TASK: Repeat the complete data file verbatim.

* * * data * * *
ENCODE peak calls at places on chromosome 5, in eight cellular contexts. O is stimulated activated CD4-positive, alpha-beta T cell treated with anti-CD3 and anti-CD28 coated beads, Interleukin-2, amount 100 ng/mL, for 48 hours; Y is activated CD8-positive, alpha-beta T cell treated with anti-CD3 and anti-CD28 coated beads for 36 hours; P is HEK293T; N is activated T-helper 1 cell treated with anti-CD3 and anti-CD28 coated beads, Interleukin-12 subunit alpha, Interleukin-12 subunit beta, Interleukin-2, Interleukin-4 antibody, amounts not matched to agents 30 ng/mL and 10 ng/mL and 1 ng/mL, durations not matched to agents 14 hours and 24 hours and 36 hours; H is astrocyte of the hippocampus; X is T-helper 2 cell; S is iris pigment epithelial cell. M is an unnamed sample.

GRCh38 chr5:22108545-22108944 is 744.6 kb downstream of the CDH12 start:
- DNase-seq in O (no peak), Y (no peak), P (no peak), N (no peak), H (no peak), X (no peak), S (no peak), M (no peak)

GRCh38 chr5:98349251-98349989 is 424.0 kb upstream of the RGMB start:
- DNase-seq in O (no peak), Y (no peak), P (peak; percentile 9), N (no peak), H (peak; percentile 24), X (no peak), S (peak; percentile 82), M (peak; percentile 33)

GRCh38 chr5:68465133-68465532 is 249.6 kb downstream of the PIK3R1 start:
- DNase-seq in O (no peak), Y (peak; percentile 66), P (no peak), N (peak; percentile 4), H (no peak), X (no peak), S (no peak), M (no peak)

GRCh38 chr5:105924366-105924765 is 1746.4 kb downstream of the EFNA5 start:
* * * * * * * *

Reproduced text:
ENCODE peak calls at places on chromosome 5, in eight cellular contexts. O is stimulated activated CD4-positive, alpha-beta T cell treated with anti-CD3 and anti-CD28 coated beads, Interleukin-2, amount 100 ng/mL, for 48 hours; Y is activated CD8-positive, alpha-beta T cell treated with anti-CD3 and anti-CD28 coated beads for 36 hours; P is HEK293T; N is activated T-helper 1 cell treated with anti-CD3 and anti-CD28 coated beads, Interleukin-12 subunit alpha, Interleukin-12 subunit beta, Interleukin-2, Interleukin-4 antibody, amounts not matched to agents 30 ng/mL and 10 ng/mL and 1 ng/mL, durations not matched to agents 14 hours and 24 hours and 36 hours; H is astrocyte of the hippocampus; X is T-helper 2 cell; S is iris pigment epithelial cell. M is an unnamed sample.

GRCh38 chr5:22108545-22108944 is 744.6 kb downstream of the CDH12 start:
- DNase-seq in O (no peak), Y (no peak), P (no peak), N (no peak), H (no peak), X (no peak), S (no peak), M (no peak)

GRCh38 chr5:98349251-98349989 is 424.0 kb upstream of the RGMB start:
- DNase-seq in O (no peak), Y (no peak), P (peak; percentile 9), N (no peak), H (peak; percentile 24), X (no peak), S (peak; percentile 82), M (peak; percentile 33)

GRCh38 chr5:68465133-68465532 is 249.6 kb downstream of the PIK3R1 start:
- DNase-seq in O (no peak), Y (peak; percentile 66), P (no peak), N (peak; percentile 4), H (no peak), X (no peak), S (no peak), M (no peak)

GRCh38 chr5:105924366-105924765 is 1746.4 kb downstream of the EFNA5 start: